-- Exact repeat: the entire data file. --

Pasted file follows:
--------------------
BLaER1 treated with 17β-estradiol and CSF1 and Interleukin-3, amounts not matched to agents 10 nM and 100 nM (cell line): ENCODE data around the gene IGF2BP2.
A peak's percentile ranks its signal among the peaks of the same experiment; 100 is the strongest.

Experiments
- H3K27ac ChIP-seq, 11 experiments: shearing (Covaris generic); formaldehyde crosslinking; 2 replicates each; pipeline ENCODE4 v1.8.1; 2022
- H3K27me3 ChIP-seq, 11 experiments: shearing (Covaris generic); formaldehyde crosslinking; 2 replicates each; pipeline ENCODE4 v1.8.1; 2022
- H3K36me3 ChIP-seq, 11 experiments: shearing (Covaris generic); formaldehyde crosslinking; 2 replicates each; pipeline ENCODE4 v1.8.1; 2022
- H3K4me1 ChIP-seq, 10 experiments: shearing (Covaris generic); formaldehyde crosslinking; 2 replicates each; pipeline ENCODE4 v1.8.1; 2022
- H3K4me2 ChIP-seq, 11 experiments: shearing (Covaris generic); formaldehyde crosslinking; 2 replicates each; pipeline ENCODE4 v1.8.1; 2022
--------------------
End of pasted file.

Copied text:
BLaER1 treated with 17β-estradiol and CSF1 and Interleukin-3, amounts not matched to agents 10 nM and 100 nM (cell line): ENCODE data around the gene IGF2BP2.
A peak's percentile ranks its signal among the peaks of the same experiment; 100 is the strongest.

Experiments
- H3K27ac ChIP-seq, 11 experiments: shearing (Covaris generic); formaldehyde crosslinking; 2 replicates each; pipeline ENCODE4 v1.8.1; 2022
- H3K27me3 ChIP-seq, 11 experiments: shearing (Covaris generic); formaldehyde crosslinking; 2 replicates each; pipeline ENCODE4 v1.8.1; 2022
- H3K36me3 ChIP-seq, 11 experiments: shearing (Covaris generic); formaldehyde crosslinking; 2 replicates each; pipeline ENCODE4 v1.8.1; 2022
- H3K4me1 ChIP-seq, 10 experiments: shearing (Covaris generic); formaldehyde crosslinking; 2 replicates each; pipeline ENCODE4 v1.8.1; 2022
- H3K4me2 ChIP-seq, 11 experiments: shearing (Covaris generic); formaldehyde crosslinking; 2 replicates each; pipeline ENCODE4 v1.8.1; 2022